“You’re quite the gay so I figured you’d be good.”

1. Have you been treated differently by family or friends since becoming openly gay?

I’ve actually been extremely fortunate as far as the response goes since coming out.  My family has been extremely supportive and my friends don’t treat me any differently except to use me as their first stop for any lesbian-related questions.  Some of them seem to think I got some kind of manual upon coming out and know the answers to everything, which I certainly don’t, but I definitely don’t mind being asked and answering when I can.  I think that they love me and just want me to be happy.

2. Have you been treated differently by society since becoming openly gay?

In general, I haven’t really been treated differently.  Honestly, I think this might be partly because of my physical appearance – since I don’t look stereotypically gay, I don’t think people assume I’m gay just by looking at me.  So I would imagine this answer would be different if it was more obvious in my appearance.

3. Have you witnessed or been victim to prejudice about sexual orientation?

I’ve been lucky enough that I haven’t experienced much prejudice aside from crude comments and closed-minded remarks.   I think it helps that I’ve surrounded myself with accepting people and I live in New York City.

4. In what ways has your life changed since coming out?

I don’t know if my life necessarily has changed as much as I have changed.  I’m more comfortable in my own skin – more confident, more outgoing.  It was like I had been carrying around this secret for years and once I finally came out, as cheesy as it sounds, it very much felt like a weight being lifted off my shoulders.  I was finally okay with just being myself.

5. In what ways are you involved in anti-prejudice movements?

I’m a member of the Human Rights Campaign, which is an organization that supports equal rights for the LGBT community.  It’s a lot about spreading awareness of what’s going on with the government (i.e. marriage equality and Don’t Ask, Don’t Tell) and what we can do to voice our opinions of it.

6. What are some negatives society has imposed on homosexual people/couples?

I think that gay men suffer more from negativity imposed by society than gay women do.  Gay men are often portrayed as being overly eccentric, kind of catty and often as partiers who abuse drugs.  One thing society has imposed on both gay men and women is that they’re promiscuous.  As far as couples, society has conditioned people into comparing homosexual relationships with heterosexual relationships in the sense that I’ve been asked multiple times, “Which one of you is the man?” to which I have found the most accurate response to be, “Neither, that’s kind of the point.”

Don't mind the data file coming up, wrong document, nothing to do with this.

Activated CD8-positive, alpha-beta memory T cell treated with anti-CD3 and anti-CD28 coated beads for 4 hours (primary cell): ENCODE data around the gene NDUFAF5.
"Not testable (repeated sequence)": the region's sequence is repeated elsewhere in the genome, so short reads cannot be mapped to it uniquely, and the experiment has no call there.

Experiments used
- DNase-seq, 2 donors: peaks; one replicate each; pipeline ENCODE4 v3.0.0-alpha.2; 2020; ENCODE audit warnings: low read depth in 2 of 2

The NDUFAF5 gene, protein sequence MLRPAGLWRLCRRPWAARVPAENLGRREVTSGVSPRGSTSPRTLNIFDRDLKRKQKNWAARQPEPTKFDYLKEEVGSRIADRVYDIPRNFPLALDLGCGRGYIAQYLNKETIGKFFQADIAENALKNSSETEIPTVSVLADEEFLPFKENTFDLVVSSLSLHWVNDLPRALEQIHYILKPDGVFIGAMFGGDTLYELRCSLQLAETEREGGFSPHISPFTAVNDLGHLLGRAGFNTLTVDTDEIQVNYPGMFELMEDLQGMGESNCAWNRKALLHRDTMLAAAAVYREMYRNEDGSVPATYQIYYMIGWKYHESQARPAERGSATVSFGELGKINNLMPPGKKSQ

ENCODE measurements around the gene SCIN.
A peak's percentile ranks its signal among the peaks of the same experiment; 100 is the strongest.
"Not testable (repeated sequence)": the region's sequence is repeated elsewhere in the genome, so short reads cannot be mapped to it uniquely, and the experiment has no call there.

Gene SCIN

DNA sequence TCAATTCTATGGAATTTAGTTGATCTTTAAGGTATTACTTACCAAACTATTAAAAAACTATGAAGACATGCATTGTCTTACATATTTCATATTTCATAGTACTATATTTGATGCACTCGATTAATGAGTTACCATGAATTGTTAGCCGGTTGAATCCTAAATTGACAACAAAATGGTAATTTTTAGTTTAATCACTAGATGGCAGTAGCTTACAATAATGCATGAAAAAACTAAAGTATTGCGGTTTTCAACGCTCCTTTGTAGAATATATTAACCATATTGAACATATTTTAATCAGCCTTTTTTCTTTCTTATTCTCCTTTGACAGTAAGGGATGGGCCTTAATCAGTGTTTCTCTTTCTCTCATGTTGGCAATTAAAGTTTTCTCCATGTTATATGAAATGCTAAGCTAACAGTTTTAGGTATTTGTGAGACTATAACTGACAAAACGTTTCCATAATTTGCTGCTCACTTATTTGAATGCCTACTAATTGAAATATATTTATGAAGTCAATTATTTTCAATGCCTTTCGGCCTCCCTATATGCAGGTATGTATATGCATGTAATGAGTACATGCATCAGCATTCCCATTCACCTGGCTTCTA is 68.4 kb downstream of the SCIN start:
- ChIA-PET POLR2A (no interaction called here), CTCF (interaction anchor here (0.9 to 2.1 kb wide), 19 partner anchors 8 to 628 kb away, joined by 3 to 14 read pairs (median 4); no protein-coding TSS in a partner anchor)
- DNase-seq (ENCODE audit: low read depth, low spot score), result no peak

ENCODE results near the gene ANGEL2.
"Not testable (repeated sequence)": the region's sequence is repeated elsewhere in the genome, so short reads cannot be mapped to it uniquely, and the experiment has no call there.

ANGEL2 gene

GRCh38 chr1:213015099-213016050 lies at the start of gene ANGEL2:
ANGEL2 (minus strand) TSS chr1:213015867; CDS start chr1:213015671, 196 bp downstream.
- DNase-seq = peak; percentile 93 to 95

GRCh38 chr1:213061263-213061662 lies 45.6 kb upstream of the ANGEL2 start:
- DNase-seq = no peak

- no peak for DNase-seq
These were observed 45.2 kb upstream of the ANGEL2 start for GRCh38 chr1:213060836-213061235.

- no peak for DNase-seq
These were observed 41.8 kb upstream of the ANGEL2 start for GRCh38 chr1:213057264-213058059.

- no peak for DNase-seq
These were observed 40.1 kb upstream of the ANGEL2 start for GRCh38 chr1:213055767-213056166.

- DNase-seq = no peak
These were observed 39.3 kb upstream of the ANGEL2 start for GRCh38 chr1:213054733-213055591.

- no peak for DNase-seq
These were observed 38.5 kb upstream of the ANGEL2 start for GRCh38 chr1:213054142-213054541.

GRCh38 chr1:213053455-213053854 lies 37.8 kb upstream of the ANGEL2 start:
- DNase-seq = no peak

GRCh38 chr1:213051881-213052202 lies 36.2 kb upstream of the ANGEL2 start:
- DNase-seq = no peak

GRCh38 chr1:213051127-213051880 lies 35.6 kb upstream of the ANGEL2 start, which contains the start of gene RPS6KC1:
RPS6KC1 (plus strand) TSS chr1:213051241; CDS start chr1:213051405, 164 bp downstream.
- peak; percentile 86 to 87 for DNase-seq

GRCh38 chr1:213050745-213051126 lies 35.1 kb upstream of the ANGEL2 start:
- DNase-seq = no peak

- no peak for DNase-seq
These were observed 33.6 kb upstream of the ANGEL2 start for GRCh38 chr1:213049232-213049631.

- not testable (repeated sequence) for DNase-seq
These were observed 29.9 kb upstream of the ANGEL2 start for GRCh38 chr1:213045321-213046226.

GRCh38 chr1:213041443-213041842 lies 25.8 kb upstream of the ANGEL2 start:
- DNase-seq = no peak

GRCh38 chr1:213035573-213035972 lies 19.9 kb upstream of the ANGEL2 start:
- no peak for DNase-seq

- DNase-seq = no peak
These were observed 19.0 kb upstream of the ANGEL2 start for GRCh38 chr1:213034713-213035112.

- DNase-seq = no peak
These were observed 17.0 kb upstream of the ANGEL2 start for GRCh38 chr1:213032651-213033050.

7. What are some positives you’ve experienced?

The gay community is a really exciting thing to be a part of.  Even a lot of my straight friends will tell me, gay bars are more fun.  I think that, because we know that not every place is accepting, people strive to make places that are openly supportive of the gay community particularly welcoming.  There’s also a great online community where people share their stories and support each other.

8. Were you nervous when deciding to tell people you were coming out?

Nervous is an understatement.  I was terrified.  There was no way to predict how people would react, how things would change.  Friends were easier – I told myself, if me being gay isn’t something they can accept, they weren’t true friends in the first place.  Family was the challenge – I didn’t want to upset anyone. I’ve seen the movies, the television shows, I didn’t want some sort of family feud to erupt just because I wanted to date girls.

9. What things held you back from becoming open once you definitely knew you were gay?

Well, I knew I was at least into girls in some respect when I was 14 years old.  I was living in a very small bubble and attending Catholic school. Being gay didn’t even seem like an option at the time.  In college, I managed to convince myself that maybe I was bisexual and I could ignore the half of me that was into girls. I just wanted to be “normal”.  I didn’t want to upset my parents or freak out my friends.  Eventually it got to be too much, the pretending.  I wasn’t happy and I realized I wasn’t going to be until I was honest with myself and with everyone in my life.

10. Overall, are you happy with your life being openly gay and living in a modern day society that is much more accepting than previous eras?

Coming out was the best decision I ever made – I just wish I had done it sooner.  As I said before, I’m more confident and sure of myself.  And yes, I realize how lucky I am to have come out in 2011.  Our country is changing and shifting and slowly becoming more accepting.  I’m also grateful for a lot of the media that is available now that portrays homosexual relationships in a positive light.  I think that a lot of the television shows that are on right now are doing wonderful things for teenagers – and adults, for that matter – struggling with their identity.


~ by Valerie Anne on 04/08/2011.

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